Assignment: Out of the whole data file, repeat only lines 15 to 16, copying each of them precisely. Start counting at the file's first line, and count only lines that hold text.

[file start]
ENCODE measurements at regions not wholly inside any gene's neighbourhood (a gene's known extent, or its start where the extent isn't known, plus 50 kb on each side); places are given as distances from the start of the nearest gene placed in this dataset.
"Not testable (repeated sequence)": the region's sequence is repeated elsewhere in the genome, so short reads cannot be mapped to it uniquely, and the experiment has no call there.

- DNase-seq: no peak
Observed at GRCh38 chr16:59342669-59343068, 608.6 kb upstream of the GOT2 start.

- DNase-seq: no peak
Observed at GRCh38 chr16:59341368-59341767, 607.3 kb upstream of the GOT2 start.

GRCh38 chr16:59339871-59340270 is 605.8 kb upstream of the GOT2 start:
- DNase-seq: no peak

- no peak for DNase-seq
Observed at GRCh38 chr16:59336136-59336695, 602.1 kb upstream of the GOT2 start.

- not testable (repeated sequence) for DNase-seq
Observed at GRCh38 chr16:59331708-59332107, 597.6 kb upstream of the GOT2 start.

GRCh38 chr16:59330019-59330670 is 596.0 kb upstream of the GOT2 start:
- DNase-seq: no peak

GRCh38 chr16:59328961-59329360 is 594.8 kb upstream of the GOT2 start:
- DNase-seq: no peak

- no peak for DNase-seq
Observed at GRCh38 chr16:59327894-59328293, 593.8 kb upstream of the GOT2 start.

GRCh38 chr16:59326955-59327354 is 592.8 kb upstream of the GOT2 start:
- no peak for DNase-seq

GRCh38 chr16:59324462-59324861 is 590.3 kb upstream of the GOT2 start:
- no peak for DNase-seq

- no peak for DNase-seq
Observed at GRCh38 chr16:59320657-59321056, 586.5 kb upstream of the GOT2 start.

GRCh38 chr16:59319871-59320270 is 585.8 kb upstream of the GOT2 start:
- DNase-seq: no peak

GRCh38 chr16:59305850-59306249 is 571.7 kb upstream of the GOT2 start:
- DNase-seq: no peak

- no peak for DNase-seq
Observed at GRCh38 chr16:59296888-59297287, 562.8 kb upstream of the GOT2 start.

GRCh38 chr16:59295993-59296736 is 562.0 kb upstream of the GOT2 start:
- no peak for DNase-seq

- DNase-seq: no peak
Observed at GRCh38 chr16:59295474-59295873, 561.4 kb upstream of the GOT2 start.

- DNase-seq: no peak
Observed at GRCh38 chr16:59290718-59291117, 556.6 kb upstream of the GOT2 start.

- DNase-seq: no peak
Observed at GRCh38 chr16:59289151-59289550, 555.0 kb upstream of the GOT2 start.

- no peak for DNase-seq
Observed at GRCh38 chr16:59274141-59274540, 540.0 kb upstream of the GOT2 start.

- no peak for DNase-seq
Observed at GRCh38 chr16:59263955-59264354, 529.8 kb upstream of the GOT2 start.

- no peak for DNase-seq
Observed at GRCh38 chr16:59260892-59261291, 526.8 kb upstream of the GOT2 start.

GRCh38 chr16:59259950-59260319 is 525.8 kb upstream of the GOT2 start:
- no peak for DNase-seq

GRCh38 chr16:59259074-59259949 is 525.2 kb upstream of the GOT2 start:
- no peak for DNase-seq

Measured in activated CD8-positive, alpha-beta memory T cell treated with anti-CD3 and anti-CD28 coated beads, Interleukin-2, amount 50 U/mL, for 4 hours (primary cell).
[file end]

GRCh38 chr16:59328961-59329360 is 594.8 kb upstream of the GOT2 start:
- DNase-seq: no peak